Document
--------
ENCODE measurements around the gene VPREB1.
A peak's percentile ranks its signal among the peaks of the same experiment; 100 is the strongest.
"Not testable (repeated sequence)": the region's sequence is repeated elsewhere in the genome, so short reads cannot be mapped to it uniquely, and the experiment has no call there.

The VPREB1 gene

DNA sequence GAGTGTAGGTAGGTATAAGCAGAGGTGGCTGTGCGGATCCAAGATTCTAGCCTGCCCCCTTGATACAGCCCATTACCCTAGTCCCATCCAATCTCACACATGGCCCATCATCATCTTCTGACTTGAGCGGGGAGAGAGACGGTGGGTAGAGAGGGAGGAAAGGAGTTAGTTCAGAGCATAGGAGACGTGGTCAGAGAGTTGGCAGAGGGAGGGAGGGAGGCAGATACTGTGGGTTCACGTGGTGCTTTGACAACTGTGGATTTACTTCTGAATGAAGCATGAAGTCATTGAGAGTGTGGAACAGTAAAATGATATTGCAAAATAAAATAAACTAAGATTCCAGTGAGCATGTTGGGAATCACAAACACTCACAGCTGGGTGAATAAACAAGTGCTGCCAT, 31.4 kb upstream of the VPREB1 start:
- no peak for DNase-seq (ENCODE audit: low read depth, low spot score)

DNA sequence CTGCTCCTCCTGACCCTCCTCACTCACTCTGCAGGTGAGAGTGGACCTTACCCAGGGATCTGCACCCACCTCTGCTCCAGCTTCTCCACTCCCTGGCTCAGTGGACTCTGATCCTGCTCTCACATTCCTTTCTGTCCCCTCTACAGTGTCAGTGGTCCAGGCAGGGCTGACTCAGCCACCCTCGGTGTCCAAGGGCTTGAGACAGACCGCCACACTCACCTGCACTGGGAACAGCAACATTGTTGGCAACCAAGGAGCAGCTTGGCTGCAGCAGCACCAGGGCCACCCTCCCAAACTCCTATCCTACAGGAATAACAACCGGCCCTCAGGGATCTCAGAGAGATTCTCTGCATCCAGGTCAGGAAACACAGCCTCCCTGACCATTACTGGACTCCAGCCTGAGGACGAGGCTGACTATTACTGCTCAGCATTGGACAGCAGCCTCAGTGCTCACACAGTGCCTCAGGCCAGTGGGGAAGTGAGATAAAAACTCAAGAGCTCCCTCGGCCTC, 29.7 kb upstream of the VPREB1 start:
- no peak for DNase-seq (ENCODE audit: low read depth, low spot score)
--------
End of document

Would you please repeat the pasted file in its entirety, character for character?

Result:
ENCODE measurements around the gene VPREB1.
A peak's percentile ranks its signal among the peaks of the same experiment; 100 is the strongest.
"Not testable (repeated sequence)": the region's sequence is repeated elsewhere in the genome, so short reads cannot be mapped to it uniquely, and the experiment has no call there.

The VPREB1 gene

DNA sequence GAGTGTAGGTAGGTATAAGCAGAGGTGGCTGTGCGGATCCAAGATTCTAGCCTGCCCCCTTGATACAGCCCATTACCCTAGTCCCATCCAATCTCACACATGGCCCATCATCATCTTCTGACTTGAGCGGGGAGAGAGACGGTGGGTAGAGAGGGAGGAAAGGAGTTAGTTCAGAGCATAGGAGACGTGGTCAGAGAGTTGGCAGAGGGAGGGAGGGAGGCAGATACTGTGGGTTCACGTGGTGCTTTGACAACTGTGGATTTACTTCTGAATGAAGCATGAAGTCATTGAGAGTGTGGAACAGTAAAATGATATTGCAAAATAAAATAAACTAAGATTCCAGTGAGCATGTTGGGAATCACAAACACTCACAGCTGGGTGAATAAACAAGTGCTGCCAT, 31.4 kb upstream of the VPREB1 start:
- no peak for DNase-seq (ENCODE audit: low read depth, low spot score)

DNA sequence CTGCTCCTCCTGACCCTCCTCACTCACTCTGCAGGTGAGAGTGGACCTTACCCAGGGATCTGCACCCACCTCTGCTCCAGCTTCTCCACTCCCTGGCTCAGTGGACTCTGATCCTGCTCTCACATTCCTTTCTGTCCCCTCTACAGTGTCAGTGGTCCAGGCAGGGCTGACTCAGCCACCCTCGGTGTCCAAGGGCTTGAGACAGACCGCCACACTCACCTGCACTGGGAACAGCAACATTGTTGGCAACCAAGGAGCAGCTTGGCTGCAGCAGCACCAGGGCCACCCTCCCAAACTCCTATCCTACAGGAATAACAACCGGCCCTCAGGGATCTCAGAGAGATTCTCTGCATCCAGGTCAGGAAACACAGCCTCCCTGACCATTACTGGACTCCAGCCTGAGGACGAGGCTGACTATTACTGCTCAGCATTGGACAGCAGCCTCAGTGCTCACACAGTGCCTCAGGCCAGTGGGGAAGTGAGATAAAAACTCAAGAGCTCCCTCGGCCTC, 29.7 kb upstream of the VPREB1 start:
- no peak for DNase-seq (ENCODE audit: low read depth, low spot score)